remote

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remote

adj., adv. extremely far off or slight. Evidence may be so remote from the issues in a trial that it will not be allowed as "immaterial." An act which started the events which led to an accident may be too remote to be a cause, as distinguished from the "proximate cause." Example: While Doug Driver is passing a corner a friend calls out to him causing him to look away, and then Doug looks back and in the middle of the block is hit by a truck backing out of a driveway. The momentary inattention is not a cause of the injury, and is called a "remote cause." (See: immaterial, proximate cause)

remote

(Not proximate), adjective at a great dissance, distant, far, far-off, far removed, indirect, not immeeiate, remotus, removed
Associated concepts: remote cause, remote damages
Foreign phrases: Id quod est magis remotum, non trahit ad se quod est magis junctum, sed e contrario in omni casu.That which is more remote does not draw to itself that which is more proximate but the contrary in every case.

remote

(Secluded), adjective alone, apart, curtained, detached, disassociated, distant, far, far-off, faraway, hidden, inaccessible, insular, isolated, not close, not near, not nearby, out of the way, private, remote, removed, seclusive, segregated, separated, sequestered, shut away, solitary, unassociated, unconnected, unfrequented

remote

(Small), adjective diminutive, faint, in small amount, inappreciable, inconsequential, inconsiderable, insubstantial, little, minimal, minute, scant, slight, slim, small, superficial, tiny, trivial, unessential, unimportant
See also: foreign, immaterial, impertinent, inaccessible, inapposite, inappropriate, inconsequential, irrelevant, private, solitary, unapproachable

REMOTE. At a distance; afar off, not immediate. A remote cause is not in general sufficient to charge a man with the commission of a crime, nor with being the author of a tort.
     2. When a man suffers an injury in consequence of the violation of a contract, he is in general entitled to damages for the violation of such contract, but not for remote consequences, unconnected with the contract, to which he may be subjected; as, for example, if the maker of a promissory note should not pay it at maturity; the holder will be entitled to damages arising from the breach of the contract, namely, the principal and interest; but should the holder, in consequence of the non-payment of such note, be compelled to stop payment, and lose his credit and his business, the maker will not be responsible for such losses, on account of the great remoteness of the cause; so if an agent who is bound to account should neglect to do so, and a similar failure should take place, the agent would not be responsible for the damages thus caused. 1 Brock. Cir. C. R. 103; see 3 Pet. 69, 84, 89; 5 Mason's R. 161; 3 Wheat. 560; 1 Story, R. 157; 3 Sumn. R. 27, 270; 2 Sm. & Marsh. 340; 7 Hill, 61. Vide Cause.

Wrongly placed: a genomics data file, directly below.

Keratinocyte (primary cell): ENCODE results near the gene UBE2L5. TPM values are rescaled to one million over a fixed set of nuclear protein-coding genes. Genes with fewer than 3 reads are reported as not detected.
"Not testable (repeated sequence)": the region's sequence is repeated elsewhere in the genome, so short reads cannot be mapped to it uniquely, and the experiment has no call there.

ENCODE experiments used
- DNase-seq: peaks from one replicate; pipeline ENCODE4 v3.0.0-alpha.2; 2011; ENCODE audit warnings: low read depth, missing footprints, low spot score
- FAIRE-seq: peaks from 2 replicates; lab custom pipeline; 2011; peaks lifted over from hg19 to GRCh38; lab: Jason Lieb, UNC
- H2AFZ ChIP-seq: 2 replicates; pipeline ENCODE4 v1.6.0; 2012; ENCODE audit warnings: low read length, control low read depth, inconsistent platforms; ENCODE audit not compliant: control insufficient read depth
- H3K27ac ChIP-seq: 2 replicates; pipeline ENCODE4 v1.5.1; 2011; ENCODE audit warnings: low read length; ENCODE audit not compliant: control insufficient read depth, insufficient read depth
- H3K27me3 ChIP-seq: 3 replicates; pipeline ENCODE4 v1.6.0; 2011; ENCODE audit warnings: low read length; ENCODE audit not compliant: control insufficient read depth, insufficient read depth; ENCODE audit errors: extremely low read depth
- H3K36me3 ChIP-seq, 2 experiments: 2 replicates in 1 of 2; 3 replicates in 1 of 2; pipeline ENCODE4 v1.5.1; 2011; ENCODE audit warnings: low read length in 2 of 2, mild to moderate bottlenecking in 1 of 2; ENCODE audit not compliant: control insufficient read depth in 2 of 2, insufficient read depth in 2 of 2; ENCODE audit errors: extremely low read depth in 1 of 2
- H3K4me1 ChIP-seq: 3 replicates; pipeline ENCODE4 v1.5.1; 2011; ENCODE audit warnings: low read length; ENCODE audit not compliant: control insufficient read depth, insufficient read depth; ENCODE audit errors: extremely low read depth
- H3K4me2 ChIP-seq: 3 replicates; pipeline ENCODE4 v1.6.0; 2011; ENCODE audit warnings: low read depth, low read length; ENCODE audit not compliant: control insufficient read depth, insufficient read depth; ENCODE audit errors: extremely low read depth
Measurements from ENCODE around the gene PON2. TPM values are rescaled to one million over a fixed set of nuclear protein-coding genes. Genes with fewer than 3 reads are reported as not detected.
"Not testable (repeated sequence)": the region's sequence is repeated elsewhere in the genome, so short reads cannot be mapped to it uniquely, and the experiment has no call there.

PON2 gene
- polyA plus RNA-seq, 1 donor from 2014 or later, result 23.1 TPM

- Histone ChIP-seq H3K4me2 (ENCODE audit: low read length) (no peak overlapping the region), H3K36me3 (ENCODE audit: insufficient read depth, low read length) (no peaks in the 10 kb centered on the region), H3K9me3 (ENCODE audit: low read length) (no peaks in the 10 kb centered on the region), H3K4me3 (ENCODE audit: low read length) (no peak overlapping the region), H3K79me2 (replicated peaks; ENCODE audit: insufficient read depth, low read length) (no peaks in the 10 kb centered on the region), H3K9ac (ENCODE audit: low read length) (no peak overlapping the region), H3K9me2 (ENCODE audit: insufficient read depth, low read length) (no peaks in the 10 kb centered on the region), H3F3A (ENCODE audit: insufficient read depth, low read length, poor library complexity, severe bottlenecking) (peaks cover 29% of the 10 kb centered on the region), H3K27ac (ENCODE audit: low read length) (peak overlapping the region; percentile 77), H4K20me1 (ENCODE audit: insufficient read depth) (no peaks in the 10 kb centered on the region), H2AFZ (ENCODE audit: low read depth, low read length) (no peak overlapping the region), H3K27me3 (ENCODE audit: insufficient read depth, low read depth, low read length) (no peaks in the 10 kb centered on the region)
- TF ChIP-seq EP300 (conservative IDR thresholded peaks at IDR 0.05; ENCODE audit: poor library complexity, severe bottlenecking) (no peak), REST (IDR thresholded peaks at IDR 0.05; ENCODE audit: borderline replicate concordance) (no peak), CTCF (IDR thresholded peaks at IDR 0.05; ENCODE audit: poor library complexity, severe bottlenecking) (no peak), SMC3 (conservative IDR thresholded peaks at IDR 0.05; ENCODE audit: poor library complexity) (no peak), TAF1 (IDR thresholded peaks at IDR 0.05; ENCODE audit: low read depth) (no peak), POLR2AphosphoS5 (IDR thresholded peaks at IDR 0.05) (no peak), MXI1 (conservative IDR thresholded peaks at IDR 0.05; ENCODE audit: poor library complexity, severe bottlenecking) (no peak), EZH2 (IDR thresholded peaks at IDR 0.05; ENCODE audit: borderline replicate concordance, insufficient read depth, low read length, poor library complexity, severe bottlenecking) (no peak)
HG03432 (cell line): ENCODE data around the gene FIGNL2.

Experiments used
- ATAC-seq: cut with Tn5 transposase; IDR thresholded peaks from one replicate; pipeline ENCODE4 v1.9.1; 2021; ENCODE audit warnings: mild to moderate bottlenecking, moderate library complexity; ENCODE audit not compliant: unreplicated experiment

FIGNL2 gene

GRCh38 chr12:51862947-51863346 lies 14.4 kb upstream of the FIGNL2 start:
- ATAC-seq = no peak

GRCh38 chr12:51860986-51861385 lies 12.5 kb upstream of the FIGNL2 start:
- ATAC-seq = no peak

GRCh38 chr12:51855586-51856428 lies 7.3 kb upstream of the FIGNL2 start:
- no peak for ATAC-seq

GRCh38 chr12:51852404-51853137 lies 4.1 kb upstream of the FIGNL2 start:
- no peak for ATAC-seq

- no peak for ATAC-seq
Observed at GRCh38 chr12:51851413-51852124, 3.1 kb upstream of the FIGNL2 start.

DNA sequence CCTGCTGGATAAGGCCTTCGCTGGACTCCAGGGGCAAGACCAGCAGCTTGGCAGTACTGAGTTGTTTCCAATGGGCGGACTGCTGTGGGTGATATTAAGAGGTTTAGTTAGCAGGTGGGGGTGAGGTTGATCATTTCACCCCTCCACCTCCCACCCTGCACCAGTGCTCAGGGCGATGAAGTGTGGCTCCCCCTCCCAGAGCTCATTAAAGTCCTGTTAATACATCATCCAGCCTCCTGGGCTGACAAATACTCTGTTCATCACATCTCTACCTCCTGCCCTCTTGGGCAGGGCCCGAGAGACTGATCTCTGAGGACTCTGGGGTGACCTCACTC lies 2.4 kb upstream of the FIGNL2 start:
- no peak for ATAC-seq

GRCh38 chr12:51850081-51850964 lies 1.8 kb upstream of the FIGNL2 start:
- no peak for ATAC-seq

References in classic literature ?
As he talked along, softly, pleasantly, flowingly, he seemed to drift away imperceptibly out of this world and time, and into some remote era and old forgotten country; and so he gradually wove such a spell about me that I seemed to move among the specters and shadows and dust and mold of a gray antiquity, holding speech with a relic of it
When I heard the voices die away, and saw the quiet evening cloud grow dim, and all the colours in the valley fade, and the golden snow upon the mountain-tops become a remote part of the pale night sky, yet felt that the night was passing from my mind, and all its shadows clearing, there was no name for the love I bore her, dearer to me, henceforward, than ever until then.
I shall say nothing of those remote nations where YAHOOS preside; among which the least corrupted are the BROBDINGNAGIANS; whose wise maxims in morality and government it would be our happiness to observe.
Is it not time to awake from the deceitful dream of a golden age, and to adopt as a practical maxim for the direction of our political conduct that we, as well as the other inhabitants of the globe, are yet remote from the happy empire of perfect wisdom and perfect virtue?
Passing by France and Spain, we find that in Great Britain, inferior as it may be in size, the representatives of the northern extremity of the island have as far to travel to the national council as will be required of those of the most remote parts of the Union.
I found a large chamber, possibly a hundred feet in diameter and thirty or forty feet in height; a smooth and well-worn floor, and many other evidences that the cave had, at some remote period, been inhabited.
The sky was clear, remote, and empty save for a few horizontal bars far down in the sunset.
That last stage of exhaustion, which to us is still incredibly remote, has become a present- day problem for the inhabitants of Mars.
But nothing contributes more to produce a clearness of diction that is remote from commonness than the lengthening, contraction, and alteration of words.
A man is also said to 'have' a wife, and a wife a husband, and this appears to be the most remote meaning of the term, for by the use of it we mean simply that the husband lives with the wife.
Messages soon came one after another to the house where I was, to inform me the mob were coming in pursuit of me, and I was obliged to retire through yards and gardens to a house more remote, where I remained until
When the American enters on the history of his ancestors, he is driven, after some ten or twelve generations at most, to seek refuge in a country in Europe; whereas exactly the reverse is the case with us, our most remote extraction being American, while our more recent construction and education have taken place in Europe.